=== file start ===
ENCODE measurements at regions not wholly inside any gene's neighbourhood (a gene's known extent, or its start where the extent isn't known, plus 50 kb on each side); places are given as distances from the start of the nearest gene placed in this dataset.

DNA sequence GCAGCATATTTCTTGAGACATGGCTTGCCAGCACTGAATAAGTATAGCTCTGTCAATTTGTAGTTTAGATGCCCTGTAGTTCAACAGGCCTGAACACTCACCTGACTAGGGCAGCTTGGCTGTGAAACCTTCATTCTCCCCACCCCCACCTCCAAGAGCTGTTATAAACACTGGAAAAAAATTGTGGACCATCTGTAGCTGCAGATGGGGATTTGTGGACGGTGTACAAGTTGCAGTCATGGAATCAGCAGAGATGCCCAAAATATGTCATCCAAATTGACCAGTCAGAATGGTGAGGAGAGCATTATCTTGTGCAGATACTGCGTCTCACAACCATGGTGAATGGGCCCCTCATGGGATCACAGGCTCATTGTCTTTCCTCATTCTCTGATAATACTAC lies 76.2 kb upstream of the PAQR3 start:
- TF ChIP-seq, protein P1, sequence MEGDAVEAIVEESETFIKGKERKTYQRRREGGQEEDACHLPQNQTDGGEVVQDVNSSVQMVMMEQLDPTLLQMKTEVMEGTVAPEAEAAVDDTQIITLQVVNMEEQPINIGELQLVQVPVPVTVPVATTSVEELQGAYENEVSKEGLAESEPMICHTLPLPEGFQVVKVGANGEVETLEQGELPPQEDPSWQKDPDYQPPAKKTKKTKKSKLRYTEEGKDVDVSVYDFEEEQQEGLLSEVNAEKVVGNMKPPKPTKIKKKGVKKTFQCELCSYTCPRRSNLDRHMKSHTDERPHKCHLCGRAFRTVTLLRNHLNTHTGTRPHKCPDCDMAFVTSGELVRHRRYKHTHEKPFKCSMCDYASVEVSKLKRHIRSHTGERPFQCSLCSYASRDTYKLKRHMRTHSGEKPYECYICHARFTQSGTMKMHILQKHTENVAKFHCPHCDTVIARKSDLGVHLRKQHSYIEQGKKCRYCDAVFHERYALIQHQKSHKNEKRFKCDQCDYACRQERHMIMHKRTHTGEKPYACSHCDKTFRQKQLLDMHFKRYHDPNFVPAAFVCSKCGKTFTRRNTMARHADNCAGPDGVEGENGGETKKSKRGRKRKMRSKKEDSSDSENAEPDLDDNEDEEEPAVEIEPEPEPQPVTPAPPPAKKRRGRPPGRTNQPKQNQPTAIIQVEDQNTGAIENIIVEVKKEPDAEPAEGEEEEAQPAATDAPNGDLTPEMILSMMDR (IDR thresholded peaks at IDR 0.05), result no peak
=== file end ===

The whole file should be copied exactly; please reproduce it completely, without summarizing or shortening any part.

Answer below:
ENCODE measurements at regions not wholly inside any gene's neighbourhood (a gene's known extent, or its start where the extent isn't known, plus 50 kb on each side); places are given as distances from the start of the nearest gene placed in this dataset.

DNA sequence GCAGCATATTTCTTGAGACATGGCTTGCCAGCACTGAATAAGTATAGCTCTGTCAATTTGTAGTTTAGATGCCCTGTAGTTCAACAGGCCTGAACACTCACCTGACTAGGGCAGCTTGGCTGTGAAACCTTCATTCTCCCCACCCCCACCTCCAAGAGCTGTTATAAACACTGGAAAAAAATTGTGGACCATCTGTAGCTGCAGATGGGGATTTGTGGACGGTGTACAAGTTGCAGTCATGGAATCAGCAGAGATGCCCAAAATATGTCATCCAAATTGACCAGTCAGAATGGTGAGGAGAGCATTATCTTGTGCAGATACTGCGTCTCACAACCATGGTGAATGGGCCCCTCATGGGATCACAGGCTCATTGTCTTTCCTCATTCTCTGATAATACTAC lies 76.2 kb upstream of the PAQR3 start:
- TF ChIP-seq, protein P1, sequence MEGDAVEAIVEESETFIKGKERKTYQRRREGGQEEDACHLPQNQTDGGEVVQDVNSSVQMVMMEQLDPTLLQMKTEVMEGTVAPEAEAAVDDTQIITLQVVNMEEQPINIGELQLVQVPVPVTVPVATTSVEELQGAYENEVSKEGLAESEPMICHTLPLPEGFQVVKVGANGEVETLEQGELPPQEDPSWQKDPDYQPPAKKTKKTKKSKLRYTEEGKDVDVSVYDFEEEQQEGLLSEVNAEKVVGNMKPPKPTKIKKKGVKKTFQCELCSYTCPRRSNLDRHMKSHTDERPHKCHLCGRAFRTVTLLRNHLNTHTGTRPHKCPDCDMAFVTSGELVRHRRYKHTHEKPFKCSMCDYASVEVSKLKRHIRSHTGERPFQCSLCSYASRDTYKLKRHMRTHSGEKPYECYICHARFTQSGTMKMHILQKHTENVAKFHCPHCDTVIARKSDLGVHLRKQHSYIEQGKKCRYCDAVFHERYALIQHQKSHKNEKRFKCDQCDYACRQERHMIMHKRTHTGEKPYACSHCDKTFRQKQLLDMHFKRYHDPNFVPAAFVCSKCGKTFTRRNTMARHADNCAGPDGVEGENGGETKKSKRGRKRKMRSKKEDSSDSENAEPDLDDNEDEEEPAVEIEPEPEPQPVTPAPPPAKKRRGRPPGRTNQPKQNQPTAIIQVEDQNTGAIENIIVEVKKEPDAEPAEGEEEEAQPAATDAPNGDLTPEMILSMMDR (IDR thresholded peaks at IDR 0.05), result no peak